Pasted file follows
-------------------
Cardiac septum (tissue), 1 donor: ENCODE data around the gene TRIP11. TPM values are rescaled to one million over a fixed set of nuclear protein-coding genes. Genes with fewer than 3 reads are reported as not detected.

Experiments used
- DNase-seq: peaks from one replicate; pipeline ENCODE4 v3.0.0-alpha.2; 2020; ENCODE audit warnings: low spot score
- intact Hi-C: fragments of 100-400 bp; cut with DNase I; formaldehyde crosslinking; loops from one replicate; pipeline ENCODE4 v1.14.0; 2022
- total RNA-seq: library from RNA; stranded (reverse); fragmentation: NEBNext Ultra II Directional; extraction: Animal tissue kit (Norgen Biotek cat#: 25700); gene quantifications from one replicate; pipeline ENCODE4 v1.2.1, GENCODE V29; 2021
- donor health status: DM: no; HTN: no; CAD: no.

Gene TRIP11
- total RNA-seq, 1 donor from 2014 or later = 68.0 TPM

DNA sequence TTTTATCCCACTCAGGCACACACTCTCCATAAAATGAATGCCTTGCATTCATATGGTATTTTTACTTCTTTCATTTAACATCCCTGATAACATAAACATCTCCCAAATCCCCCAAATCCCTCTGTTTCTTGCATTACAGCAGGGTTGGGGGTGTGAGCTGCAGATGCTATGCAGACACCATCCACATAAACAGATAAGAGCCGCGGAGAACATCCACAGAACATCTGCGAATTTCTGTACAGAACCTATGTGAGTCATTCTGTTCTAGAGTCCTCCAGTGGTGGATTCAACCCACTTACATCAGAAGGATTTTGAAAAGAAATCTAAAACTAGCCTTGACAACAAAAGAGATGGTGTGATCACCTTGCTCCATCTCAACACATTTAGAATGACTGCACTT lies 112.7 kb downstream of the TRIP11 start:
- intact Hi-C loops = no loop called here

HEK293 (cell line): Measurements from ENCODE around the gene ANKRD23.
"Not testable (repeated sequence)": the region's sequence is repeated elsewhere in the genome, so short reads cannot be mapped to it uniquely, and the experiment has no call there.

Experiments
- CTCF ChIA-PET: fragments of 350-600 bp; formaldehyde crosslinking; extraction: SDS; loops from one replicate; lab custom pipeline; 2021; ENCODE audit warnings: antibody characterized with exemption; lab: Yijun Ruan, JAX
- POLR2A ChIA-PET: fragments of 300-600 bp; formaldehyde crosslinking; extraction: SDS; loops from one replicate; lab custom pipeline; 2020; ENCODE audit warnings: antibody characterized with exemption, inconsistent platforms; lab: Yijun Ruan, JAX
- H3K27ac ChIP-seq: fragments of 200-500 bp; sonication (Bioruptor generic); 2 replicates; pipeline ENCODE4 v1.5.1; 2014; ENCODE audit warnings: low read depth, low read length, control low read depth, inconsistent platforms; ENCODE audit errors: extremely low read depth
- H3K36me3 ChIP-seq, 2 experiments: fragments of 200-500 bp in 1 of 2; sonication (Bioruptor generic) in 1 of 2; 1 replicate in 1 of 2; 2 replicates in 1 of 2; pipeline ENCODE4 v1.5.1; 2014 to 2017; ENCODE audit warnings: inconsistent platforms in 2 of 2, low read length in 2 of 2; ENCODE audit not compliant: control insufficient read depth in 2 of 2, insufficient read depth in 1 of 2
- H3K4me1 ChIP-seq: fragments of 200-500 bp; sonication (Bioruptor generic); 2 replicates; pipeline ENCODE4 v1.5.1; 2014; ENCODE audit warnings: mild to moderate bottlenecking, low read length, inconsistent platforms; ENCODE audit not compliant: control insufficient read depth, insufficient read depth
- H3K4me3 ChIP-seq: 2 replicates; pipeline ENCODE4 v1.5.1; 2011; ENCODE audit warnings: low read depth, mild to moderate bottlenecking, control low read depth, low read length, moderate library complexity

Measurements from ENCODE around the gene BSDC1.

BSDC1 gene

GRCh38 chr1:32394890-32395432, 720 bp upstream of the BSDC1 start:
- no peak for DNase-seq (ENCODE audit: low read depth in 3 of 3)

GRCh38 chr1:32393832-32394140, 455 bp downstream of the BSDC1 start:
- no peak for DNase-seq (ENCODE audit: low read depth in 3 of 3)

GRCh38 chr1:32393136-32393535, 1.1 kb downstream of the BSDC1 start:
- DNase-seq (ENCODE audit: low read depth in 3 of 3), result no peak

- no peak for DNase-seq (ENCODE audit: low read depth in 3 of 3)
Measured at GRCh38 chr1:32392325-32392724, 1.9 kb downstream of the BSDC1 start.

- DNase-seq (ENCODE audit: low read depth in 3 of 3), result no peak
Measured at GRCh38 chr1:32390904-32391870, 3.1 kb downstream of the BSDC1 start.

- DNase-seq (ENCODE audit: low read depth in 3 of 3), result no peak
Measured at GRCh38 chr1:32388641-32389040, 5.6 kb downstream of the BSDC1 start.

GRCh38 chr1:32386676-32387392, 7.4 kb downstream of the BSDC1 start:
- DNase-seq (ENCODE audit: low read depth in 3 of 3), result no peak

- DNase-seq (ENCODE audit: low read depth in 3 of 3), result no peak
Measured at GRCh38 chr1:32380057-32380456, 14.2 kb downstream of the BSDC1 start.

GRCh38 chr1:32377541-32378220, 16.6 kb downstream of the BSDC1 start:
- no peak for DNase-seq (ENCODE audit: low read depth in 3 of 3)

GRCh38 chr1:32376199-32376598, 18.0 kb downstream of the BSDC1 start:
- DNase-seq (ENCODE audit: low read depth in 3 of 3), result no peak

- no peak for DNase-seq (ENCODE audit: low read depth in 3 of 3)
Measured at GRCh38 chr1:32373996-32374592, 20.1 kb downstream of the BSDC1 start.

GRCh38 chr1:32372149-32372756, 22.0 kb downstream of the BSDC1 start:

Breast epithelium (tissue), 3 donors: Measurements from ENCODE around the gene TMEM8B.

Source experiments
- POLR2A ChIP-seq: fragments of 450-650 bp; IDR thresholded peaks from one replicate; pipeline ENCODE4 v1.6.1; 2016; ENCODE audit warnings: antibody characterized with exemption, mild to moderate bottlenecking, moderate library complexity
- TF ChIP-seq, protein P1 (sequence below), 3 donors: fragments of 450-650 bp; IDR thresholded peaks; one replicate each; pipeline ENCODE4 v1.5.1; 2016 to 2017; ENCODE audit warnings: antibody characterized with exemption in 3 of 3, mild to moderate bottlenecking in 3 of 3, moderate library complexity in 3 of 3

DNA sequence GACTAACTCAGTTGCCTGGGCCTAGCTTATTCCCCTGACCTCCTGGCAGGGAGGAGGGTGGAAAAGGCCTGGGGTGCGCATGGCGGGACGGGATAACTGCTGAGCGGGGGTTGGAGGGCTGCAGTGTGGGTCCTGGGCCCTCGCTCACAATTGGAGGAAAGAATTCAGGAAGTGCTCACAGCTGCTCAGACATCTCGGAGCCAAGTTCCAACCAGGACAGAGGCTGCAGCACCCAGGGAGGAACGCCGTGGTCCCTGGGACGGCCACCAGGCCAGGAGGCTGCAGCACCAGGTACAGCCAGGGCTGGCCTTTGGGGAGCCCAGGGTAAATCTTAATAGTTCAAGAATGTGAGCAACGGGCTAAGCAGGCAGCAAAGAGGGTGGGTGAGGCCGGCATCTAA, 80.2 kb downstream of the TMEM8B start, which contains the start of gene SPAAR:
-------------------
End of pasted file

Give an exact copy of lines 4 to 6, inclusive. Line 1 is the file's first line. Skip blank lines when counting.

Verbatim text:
- intact Hi-C: fragments of 100-400 bp; cut with DNase I; formaldehyde crosslinking; loops from one replicate; pipeline ENCODE4 v1.14.0; 2022
- total RNA-seq: library from RNA; stranded (reverse); fragmentation: NEBNext Ultra II Directional; extraction: Animal tissue kit (Norgen Biotek cat#: 25700); gene quantifications from one replicate; pipeline ENCODE4 v1.2.1, GENCODE V29; 2021
- donor health status: DM: no; HTN: no; CAD: no.